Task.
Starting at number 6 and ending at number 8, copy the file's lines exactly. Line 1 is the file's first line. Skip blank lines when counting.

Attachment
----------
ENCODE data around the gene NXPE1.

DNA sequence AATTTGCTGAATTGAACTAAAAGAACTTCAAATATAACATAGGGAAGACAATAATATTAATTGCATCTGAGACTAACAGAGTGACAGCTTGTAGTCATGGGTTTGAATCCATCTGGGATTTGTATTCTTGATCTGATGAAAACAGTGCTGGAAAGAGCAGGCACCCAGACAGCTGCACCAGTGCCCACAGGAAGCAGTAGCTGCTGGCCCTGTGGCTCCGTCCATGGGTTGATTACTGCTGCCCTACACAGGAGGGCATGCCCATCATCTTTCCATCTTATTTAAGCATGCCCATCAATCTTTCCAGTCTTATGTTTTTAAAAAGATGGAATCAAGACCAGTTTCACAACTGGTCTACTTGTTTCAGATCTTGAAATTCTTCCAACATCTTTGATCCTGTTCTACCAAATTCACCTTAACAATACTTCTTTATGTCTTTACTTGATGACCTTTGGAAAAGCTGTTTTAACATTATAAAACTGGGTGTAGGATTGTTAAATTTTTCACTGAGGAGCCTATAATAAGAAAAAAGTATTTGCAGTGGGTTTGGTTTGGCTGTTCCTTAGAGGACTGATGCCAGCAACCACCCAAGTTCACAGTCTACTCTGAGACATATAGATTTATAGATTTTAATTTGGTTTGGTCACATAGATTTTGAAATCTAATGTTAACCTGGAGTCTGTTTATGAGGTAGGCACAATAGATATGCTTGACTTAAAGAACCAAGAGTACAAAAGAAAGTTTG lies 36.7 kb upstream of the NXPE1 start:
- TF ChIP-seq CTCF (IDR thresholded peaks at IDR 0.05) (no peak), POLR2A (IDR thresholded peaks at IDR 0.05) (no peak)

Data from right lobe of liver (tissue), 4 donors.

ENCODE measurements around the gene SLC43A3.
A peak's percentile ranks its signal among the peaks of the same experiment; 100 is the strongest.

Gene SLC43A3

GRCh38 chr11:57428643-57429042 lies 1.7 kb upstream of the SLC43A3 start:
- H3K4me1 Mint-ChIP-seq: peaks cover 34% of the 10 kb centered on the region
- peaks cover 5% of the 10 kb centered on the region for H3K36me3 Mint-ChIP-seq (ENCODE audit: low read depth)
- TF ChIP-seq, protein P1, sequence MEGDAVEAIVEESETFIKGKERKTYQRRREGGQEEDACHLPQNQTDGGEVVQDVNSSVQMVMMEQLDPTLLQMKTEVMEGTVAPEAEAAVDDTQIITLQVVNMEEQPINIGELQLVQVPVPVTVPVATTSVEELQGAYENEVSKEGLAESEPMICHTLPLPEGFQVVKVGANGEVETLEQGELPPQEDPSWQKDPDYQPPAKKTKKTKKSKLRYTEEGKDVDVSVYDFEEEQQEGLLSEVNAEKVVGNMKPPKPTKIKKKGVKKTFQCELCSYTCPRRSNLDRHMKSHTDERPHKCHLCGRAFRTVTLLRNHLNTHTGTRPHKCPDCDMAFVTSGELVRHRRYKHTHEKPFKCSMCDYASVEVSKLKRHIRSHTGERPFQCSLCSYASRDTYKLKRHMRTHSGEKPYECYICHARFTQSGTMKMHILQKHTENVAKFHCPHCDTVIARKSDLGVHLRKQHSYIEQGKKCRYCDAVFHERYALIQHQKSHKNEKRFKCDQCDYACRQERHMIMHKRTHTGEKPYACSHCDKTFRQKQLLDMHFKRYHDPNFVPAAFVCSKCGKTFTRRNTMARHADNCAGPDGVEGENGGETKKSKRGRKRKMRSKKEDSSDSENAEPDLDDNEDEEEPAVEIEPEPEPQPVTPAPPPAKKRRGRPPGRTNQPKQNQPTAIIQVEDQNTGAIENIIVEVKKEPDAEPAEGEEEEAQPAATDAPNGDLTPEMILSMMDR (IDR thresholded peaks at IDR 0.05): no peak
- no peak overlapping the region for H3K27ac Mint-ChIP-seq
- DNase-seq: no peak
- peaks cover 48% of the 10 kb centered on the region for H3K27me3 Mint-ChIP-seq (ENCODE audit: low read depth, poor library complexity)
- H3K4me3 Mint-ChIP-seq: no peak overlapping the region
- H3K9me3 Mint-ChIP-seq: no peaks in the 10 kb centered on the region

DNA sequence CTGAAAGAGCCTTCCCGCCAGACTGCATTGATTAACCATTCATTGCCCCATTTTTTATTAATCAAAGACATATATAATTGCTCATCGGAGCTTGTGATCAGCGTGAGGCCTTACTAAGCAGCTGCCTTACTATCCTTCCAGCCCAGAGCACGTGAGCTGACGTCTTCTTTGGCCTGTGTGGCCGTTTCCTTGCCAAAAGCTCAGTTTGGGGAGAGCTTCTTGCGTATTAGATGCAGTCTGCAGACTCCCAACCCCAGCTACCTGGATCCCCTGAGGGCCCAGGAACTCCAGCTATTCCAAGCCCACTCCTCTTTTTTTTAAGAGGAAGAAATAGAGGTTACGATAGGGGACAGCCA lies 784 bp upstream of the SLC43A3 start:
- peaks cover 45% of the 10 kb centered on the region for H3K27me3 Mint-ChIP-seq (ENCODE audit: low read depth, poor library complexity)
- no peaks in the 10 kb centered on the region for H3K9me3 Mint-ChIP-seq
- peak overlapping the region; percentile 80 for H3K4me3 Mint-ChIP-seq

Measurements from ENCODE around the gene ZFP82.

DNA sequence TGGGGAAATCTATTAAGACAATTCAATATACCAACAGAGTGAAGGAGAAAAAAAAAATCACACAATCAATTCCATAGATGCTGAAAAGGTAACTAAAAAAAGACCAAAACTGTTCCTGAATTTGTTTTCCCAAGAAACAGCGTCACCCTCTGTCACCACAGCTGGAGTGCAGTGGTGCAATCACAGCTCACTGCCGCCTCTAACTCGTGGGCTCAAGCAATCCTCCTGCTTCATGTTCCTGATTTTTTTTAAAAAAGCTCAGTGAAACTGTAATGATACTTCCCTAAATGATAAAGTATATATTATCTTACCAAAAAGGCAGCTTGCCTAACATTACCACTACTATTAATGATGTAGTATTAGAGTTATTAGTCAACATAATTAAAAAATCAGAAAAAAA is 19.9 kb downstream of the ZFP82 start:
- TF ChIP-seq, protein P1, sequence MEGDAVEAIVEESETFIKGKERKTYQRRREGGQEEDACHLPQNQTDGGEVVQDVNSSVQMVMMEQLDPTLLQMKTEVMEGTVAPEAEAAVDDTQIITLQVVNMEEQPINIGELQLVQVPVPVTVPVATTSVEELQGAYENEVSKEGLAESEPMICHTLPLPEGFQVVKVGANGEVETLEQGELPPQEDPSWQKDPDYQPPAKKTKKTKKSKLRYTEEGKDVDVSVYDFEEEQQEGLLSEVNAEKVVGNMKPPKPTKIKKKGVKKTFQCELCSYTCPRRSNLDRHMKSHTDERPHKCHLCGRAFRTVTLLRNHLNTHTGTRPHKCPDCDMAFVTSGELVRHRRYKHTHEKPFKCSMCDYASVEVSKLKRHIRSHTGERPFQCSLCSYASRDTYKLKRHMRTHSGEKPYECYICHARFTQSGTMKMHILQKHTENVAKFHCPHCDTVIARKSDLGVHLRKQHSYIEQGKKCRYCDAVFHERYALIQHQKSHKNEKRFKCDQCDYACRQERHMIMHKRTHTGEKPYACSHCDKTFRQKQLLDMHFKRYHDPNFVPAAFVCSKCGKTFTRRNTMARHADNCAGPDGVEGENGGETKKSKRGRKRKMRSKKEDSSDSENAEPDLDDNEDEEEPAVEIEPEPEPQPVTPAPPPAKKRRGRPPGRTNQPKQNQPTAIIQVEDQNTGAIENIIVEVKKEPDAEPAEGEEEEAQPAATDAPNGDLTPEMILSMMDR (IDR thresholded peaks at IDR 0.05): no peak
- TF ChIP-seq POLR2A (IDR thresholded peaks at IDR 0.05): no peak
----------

A peak's percentile ranks its signal among the peaks of the same experiment; 100 is the strongest.

Gene SLC43A3

GRCh38 chr11:57428643-57429042 lies 1.7 kb upstream of the SLC43A3 start: